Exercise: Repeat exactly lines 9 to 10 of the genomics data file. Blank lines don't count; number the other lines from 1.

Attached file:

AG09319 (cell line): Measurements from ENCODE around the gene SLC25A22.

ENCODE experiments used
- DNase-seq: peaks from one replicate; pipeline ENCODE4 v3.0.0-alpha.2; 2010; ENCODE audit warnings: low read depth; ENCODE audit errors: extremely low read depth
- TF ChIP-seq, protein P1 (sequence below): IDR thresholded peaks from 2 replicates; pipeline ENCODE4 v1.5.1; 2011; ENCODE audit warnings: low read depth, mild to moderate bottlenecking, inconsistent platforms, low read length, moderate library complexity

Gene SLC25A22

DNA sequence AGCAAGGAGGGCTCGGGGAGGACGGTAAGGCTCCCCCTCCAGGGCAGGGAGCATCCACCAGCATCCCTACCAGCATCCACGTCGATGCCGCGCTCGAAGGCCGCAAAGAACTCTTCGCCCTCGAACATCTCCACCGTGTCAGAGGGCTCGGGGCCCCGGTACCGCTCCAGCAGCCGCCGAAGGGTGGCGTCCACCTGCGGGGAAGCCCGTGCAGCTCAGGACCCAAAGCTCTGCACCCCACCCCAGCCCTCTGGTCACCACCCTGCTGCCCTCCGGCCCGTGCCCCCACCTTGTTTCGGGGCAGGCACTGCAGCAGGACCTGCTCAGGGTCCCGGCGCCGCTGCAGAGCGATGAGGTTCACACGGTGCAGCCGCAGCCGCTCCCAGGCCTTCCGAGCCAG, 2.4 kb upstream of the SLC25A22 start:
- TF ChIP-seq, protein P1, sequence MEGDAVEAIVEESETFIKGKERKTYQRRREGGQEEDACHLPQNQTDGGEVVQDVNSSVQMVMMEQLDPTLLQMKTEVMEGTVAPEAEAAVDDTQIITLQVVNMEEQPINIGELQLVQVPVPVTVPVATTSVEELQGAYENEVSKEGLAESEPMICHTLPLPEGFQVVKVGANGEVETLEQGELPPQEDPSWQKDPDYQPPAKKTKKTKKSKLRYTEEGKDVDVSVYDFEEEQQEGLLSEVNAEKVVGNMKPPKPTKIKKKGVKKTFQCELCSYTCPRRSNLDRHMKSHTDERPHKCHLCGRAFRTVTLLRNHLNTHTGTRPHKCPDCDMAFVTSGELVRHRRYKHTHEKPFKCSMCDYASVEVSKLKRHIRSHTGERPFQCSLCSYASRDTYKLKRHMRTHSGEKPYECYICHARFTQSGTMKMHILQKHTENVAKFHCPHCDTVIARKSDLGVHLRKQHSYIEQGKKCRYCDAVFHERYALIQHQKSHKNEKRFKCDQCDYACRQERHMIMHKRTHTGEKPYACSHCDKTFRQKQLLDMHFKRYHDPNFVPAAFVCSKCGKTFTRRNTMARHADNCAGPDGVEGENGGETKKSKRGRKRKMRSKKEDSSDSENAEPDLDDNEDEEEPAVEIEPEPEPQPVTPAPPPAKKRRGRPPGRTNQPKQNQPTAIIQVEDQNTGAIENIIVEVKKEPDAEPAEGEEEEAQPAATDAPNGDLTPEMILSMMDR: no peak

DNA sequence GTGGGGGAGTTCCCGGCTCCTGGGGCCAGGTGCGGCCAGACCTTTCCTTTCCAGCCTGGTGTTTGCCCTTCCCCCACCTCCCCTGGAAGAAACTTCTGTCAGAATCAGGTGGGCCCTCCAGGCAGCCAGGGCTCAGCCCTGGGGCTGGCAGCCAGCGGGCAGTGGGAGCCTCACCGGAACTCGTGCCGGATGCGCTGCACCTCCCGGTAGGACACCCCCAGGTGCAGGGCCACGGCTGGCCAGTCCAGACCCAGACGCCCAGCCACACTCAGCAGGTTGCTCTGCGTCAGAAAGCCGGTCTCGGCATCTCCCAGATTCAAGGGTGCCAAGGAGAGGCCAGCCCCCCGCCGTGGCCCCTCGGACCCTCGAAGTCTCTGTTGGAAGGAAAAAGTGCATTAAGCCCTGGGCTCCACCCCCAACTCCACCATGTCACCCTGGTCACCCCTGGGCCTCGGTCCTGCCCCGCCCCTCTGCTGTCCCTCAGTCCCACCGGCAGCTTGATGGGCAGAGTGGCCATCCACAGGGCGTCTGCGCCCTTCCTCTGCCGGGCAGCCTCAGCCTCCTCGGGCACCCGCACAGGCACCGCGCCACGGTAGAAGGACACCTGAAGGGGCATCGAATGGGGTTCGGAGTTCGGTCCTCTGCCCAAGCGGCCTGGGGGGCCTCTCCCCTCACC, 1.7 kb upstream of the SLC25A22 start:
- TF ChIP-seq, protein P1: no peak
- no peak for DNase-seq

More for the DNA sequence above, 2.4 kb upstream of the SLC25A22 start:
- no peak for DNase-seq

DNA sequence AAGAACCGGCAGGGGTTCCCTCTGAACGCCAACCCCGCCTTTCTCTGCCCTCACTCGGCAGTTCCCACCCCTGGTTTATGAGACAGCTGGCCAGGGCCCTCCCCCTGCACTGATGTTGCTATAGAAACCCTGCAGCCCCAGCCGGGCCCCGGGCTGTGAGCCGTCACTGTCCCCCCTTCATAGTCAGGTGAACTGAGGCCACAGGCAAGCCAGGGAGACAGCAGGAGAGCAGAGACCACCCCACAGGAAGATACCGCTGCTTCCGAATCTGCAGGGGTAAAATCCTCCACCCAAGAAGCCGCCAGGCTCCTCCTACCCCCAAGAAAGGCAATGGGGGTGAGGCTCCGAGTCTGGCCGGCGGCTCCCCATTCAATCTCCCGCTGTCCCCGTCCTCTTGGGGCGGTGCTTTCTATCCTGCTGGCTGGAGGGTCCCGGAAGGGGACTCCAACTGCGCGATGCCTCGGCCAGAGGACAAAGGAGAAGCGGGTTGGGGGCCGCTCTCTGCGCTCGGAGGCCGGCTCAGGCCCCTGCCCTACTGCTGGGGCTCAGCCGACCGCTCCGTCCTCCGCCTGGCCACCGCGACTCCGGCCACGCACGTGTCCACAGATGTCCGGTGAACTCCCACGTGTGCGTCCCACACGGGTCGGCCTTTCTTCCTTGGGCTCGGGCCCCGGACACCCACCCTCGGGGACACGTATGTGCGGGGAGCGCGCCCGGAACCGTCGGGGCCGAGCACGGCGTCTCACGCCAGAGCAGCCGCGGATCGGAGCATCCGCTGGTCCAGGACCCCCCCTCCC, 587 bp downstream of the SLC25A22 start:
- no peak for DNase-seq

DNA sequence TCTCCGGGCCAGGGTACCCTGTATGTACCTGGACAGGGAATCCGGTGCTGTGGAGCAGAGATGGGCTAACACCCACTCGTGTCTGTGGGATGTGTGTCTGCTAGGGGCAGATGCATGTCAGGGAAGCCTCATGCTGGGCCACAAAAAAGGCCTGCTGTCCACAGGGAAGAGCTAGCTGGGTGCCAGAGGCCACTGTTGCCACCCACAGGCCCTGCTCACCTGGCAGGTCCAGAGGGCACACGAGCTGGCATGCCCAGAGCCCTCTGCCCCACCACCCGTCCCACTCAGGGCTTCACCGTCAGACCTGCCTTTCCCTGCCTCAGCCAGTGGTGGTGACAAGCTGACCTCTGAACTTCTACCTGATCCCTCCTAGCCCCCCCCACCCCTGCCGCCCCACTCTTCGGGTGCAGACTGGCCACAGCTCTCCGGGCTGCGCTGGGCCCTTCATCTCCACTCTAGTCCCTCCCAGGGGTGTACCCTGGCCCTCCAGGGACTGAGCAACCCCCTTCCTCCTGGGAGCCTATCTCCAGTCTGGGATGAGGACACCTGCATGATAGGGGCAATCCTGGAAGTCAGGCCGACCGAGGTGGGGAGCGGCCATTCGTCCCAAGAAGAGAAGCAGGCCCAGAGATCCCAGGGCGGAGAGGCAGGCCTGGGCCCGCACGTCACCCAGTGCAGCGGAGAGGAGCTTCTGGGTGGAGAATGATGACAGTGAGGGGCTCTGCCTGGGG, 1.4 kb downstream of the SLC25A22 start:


- TF ChIP-seq, protein P1: no peak
- no peak for DNase-seq